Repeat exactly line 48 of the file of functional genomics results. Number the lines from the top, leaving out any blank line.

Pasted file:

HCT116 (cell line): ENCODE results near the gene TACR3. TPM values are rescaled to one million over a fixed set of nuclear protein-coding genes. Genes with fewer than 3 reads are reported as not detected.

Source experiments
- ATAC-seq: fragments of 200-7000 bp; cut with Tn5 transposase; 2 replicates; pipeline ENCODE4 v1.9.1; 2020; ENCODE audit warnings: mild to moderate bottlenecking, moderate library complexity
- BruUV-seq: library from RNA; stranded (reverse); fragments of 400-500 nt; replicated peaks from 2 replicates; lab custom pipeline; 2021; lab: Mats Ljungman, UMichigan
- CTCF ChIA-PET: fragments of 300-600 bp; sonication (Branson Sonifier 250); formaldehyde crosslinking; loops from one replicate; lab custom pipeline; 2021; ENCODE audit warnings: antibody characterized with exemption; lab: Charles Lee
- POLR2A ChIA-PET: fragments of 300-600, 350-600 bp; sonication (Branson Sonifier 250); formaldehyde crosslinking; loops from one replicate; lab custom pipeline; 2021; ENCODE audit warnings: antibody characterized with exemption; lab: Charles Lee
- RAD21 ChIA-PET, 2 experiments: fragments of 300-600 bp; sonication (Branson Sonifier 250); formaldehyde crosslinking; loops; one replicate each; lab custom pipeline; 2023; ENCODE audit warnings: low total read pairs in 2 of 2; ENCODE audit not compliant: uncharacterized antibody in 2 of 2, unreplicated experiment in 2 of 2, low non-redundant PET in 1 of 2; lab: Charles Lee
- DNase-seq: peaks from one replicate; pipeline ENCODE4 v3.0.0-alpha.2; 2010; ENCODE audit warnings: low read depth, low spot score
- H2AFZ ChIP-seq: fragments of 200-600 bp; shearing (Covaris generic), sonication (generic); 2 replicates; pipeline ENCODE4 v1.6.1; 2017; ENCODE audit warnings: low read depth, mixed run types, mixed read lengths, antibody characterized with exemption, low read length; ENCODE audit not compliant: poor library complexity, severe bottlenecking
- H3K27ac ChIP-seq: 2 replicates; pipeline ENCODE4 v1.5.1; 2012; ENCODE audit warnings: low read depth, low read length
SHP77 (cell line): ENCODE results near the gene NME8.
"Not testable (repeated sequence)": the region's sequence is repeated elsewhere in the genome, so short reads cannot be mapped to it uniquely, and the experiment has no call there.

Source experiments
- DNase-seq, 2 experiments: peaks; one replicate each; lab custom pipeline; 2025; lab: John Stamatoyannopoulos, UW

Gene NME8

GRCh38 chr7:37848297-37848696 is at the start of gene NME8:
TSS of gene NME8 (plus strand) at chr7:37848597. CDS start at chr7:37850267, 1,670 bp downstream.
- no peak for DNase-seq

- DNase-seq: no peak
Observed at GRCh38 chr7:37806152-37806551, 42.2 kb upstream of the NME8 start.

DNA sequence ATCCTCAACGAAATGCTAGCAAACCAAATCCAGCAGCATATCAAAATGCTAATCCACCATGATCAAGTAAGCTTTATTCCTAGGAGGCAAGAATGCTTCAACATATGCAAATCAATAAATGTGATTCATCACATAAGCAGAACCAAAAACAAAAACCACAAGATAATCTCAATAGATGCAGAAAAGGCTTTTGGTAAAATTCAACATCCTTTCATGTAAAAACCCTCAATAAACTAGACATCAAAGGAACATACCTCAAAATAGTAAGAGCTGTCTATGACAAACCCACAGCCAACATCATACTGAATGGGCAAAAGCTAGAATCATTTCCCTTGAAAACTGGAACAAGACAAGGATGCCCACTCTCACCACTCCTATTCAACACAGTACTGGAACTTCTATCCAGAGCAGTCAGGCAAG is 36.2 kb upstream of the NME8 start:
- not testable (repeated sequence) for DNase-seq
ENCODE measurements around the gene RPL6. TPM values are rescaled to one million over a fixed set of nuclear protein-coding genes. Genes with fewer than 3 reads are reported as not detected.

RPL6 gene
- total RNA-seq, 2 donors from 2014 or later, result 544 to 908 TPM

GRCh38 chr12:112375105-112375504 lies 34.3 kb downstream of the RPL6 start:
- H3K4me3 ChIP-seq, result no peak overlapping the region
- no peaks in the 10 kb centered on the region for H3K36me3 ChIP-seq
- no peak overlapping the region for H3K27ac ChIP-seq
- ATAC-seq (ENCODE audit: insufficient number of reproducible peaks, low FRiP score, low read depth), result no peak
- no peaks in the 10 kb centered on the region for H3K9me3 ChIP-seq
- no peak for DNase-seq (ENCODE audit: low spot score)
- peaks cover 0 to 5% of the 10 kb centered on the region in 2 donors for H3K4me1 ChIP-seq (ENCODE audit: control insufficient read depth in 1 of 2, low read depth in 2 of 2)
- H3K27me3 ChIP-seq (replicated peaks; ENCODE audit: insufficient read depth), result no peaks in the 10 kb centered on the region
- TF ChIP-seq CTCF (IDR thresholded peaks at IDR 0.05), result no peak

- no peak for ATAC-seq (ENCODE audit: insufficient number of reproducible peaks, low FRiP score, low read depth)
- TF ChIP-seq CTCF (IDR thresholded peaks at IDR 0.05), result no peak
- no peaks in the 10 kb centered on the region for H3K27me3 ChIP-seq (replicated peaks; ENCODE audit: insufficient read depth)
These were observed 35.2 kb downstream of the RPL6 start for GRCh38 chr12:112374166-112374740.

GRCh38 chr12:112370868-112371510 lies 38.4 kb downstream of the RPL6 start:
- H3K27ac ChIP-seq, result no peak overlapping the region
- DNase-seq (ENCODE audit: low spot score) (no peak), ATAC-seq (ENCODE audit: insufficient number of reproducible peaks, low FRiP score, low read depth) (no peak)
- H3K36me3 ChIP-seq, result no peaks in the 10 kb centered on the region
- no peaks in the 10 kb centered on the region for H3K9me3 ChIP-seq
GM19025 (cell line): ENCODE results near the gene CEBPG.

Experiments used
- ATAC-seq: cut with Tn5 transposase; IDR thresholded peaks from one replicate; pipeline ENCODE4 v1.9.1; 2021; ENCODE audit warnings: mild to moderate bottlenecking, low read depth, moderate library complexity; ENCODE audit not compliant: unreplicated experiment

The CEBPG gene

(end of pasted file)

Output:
The CEBPG gene